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Media on Bahrain: An Interview with Alaa Shehabi

[Screenshot from Al-Jazeera English showing Bahraini military spokesperson on February 17, 2011 following the killing of four protesters by riot police]

Hotspot, Bloodspot, or Blindspot? Bahrain's protracted and intransigent political deadlock remains one of the paradoxes of the Arab uprisings. At the nexus of regional influence, global political power, and economic interests, the human rights and democracy movement there face colossal challenges to realizing its goals. Not the least of these is a complicated network of media that both advantages and disadvantages the regime and its adversaries. In this video interview, we ...

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"We are All Palestinian Prisoners": Exclusive Interview with Artist Hafez Omar (VIDEO)

[The original viral image designed by Hafez Omar to support the Palestinian prisoner hunger strike]

Hafez Omar, the young Tulkarm-based artist and activist, is the man behind many of the images we have come to associate with online Palestinian and Arab revolutionary campaigns—from the hunger striker Khader Adnan's stencil with a lock for a mouth, to the late Egyptian Azharite Sheikh Emad Effat, killed by the military police in Cairo in December. His most recent design, that of a faceless, blindfolded Palestinian prisoner, became a Facebook sensation as thousands adopted it ...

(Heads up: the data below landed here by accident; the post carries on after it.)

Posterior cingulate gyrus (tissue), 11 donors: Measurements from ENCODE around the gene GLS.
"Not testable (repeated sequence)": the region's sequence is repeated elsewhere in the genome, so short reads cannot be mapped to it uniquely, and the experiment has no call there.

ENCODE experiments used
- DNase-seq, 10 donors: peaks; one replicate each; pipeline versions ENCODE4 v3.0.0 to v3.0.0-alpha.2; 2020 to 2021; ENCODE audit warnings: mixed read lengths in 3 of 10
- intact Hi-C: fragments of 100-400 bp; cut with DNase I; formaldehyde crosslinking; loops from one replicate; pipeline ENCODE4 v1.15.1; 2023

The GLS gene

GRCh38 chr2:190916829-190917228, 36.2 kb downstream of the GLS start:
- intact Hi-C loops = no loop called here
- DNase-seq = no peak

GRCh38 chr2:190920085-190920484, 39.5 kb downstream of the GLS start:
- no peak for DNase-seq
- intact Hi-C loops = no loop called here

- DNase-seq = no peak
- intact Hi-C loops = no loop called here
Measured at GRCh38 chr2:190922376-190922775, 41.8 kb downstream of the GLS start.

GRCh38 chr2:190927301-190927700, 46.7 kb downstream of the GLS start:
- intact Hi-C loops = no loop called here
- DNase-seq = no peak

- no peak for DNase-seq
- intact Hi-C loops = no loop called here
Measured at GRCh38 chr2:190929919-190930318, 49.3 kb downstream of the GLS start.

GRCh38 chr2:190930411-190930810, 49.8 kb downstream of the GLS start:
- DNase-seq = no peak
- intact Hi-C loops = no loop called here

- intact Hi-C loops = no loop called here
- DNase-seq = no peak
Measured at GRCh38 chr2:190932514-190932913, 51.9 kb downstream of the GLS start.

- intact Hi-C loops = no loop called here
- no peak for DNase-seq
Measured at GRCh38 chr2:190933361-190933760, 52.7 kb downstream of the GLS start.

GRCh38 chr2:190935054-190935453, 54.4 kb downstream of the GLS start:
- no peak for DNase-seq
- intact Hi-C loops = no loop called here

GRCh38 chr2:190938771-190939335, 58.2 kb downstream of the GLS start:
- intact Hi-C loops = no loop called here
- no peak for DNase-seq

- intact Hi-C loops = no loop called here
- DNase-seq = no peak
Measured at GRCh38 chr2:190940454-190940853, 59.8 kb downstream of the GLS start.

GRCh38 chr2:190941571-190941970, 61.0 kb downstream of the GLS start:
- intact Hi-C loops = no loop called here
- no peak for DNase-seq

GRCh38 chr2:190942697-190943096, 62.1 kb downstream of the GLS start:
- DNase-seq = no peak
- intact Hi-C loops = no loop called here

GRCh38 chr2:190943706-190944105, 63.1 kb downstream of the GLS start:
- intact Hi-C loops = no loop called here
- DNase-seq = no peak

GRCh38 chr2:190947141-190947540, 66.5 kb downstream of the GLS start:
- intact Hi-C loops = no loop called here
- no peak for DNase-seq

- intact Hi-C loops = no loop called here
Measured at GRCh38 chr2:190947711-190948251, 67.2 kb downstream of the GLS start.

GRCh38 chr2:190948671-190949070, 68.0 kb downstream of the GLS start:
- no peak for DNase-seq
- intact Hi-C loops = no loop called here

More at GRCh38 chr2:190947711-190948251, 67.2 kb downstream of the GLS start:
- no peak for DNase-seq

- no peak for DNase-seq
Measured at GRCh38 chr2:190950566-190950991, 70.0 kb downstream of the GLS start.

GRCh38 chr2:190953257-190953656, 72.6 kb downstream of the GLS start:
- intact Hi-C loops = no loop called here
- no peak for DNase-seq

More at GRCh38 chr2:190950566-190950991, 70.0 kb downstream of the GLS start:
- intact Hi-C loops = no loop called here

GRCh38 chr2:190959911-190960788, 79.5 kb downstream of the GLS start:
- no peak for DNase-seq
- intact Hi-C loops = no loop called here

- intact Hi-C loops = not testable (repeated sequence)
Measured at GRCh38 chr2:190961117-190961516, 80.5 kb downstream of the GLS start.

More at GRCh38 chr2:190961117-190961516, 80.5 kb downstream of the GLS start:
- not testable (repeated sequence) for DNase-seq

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Video: ONTV's Reem Maged on Egyptian Media and the Military (Arabic)

[ONTV host Reem Maged. Image/ahramonline]

Meet the Media with ONTV's Reem Maged The Kamal Adham Center for Television and Digital Journalism hosted its second Meet the Media discussion of the semester on Wednesday, 28 March 2012. The discussion featured Reem Maged, host of ONTV’s Baladna Bel Masry. The discussion was titled “The Media and the Military: A Closer Look at the Relationship.” Moderator Hafez Al Mirazi, director of the Adham Center and host of Dream 2’s Cairo Time, started off by showing the ...

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A Year in the Life of Egypt's Media: A 2011 Timeline [Updated]

[Cartoon by Carlos Latuff]